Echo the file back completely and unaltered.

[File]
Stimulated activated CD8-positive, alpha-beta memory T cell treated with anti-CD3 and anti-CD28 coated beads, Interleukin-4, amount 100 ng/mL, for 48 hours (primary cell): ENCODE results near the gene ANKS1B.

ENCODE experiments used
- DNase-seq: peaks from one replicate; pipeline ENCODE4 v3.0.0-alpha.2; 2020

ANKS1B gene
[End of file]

Stimulated activated CD8-positive, alpha-beta memory T cell treated with anti-CD3 and anti-CD28 coated beads, Interleukin-4, amount 100 ng/mL, for 48 hours (primary cell): ENCODE results near the gene ANKS1B.

ENCODE experiments used
- DNase-seq: peaks from one replicate; pipeline ENCODE4 v3.0.0-alpha.2; 2020

ANKS1B gene